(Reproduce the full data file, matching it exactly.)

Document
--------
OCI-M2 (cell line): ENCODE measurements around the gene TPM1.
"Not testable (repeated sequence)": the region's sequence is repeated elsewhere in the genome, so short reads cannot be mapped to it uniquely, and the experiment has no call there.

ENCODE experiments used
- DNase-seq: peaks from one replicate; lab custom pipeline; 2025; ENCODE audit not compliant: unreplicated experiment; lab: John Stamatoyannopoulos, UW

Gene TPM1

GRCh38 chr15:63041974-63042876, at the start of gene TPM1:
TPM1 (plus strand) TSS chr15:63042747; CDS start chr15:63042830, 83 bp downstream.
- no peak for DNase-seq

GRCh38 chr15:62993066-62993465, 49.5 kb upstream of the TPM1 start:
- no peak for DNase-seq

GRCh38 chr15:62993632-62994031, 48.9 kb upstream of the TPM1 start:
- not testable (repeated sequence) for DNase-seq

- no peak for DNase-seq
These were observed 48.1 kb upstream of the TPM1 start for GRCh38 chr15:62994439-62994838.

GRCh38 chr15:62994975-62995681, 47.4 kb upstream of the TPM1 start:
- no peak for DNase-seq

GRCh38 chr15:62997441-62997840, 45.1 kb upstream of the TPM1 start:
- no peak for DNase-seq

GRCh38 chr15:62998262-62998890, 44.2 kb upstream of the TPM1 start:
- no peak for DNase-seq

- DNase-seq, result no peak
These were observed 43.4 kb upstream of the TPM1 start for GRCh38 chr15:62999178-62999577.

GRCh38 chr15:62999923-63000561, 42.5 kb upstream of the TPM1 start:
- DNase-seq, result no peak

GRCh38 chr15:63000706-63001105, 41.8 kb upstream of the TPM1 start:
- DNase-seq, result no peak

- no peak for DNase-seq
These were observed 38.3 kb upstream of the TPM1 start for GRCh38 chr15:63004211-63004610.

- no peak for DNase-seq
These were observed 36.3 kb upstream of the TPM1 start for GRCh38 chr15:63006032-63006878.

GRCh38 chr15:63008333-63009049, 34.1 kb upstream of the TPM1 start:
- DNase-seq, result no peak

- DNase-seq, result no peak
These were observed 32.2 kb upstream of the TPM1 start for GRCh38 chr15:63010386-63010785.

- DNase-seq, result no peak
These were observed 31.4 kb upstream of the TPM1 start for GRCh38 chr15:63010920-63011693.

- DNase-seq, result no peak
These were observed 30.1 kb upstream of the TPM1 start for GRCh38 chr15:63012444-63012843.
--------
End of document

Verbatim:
OCI-M2 (cell line): ENCODE measurements around the gene TPM1.
"Not testable (repeated sequence)": the region's sequence is repeated elsewhere in the genome, so short reads cannot be mapped to it uniquely, and the experiment has no call there.

ENCODE experiments used
- DNase-seq: peaks from one replicate; lab custom pipeline; 2025; ENCODE audit not compliant: unreplicated experiment; lab: John Stamatoyannopoulos, UW

Gene TPM1

GRCh38 chr15:63041974-63042876, at the start of gene TPM1:
TPM1 (plus strand) TSS chr15:63042747; CDS start chr15:63042830, 83 bp downstream.
- no peak for DNase-seq

GRCh38 chr15:62993066-62993465, 49.5 kb upstream of the TPM1 start:
- no peak for DNase-seq

GRCh38 chr15:62993632-62994031, 48.9 kb upstream of the TPM1 start:
- not testable (repeated sequence) for DNase-seq

- no peak for DNase-seq
These were observed 48.1 kb upstream of the TPM1 start for GRCh38 chr15:62994439-62994838.

GRCh38 chr15:62994975-62995681, 47.4 kb upstream of the TPM1 start:
- no peak for DNase-seq

GRCh38 chr15:62997441-62997840, 45.1 kb upstream of the TPM1 start:
- no peak for DNase-seq

GRCh38 chr15:62998262-62998890, 44.2 kb upstream of the TPM1 start:
- no peak for DNase-seq

- DNase-seq, result no peak
These were observed 43.4 kb upstream of the TPM1 start for GRCh38 chr15:62999178-62999577.

GRCh38 chr15:62999923-63000561, 42.5 kb upstream of the TPM1 start:
- DNase-seq, result no peak

GRCh38 chr15:63000706-63001105, 41.8 kb upstream of the TPM1 start:
- DNase-seq, result no peak

- no peak for DNase-seq
These were observed 38.3 kb upstream of the TPM1 start for GRCh38 chr15:63004211-63004610.

- no peak for DNase-seq
These were observed 36.3 kb upstream of the TPM1 start for GRCh38 chr15:63006032-63006878.

GRCh38 chr15:63008333-63009049, 34.1 kb upstream of the TPM1 start:
- DNase-seq, result no peak

- DNase-seq, result no peak
These were observed 32.2 kb upstream of the TPM1 start for GRCh38 chr15:63010386-63010785.

- DNase-seq, result no peak
These were observed 31.4 kb upstream of the TPM1 start for GRCh38 chr15:63010920-63011693.

- DNase-seq, result no peak
These were observed 30.1 kb upstream of the TPM1 start for GRCh38 chr15:63012444-63012843.